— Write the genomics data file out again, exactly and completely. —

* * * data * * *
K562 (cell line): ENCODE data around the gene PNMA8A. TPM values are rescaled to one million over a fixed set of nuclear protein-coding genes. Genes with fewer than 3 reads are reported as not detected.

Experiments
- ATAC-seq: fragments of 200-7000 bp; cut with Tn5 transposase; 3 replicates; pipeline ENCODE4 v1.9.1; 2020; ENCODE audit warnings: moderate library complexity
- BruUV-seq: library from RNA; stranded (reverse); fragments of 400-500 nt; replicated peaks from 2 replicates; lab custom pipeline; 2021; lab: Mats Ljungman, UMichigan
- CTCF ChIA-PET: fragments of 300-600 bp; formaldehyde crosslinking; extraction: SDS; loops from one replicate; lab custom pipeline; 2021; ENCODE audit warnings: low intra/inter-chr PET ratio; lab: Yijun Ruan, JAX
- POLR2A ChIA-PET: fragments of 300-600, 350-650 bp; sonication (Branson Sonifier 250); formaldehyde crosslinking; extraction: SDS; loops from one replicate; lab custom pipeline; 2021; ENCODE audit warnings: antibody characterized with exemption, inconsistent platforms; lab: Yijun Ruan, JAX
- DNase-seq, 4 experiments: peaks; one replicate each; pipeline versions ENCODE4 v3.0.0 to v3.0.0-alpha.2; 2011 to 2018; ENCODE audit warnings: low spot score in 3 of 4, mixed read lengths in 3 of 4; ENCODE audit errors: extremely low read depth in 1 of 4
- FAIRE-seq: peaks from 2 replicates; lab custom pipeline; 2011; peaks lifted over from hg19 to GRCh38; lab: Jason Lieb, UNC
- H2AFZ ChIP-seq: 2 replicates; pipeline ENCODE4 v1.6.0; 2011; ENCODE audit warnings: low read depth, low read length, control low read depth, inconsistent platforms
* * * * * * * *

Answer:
K562 (cell line): ENCODE data around the gene PNMA8A. TPM values are rescaled to one million over a fixed set of nuclear protein-coding genes. Genes with fewer than 3 reads are reported as not detected.

Experiments
- ATAC-seq: fragments of 200-7000 bp; cut with Tn5 transposase; 3 replicates; pipeline ENCODE4 v1.9.1; 2020; ENCODE audit warnings: moderate library complexity
- BruUV-seq: library from RNA; stranded (reverse); fragments of 400-500 nt; replicated peaks from 2 replicates; lab custom pipeline; 2021; lab: Mats Ljungman, UMichigan
- CTCF ChIA-PET: fragments of 300-600 bp; formaldehyde crosslinking; extraction: SDS; loops from one replicate; lab custom pipeline; 2021; ENCODE audit warnings: low intra/inter-chr PET ratio; lab: Yijun Ruan, JAX
- POLR2A ChIA-PET: fragments of 300-600, 350-650 bp; sonication (Branson Sonifier 250); formaldehyde crosslinking; extraction: SDS; loops from one replicate; lab custom pipeline; 2021; ENCODE audit warnings: antibody characterized with exemption, inconsistent platforms; lab: Yijun Ruan, JAX
- DNase-seq, 4 experiments: peaks; one replicate each; pipeline versions ENCODE4 v3.0.0 to v3.0.0-alpha.2; 2011 to 2018; ENCODE audit warnings: low spot score in 3 of 4, mixed read lengths in 3 of 4; ENCODE audit errors: extremely low read depth in 1 of 4
- FAIRE-seq: peaks from 2 replicates; lab custom pipeline; 2011; peaks lifted over from hg19 to GRCh38; lab: Jason Lieb, UNC
- H2AFZ ChIP-seq: 2 replicates; pipeline ENCODE4 v1.6.0; 2011; ENCODE audit warnings: low read depth, low read length, control low read depth, inconsistent platforms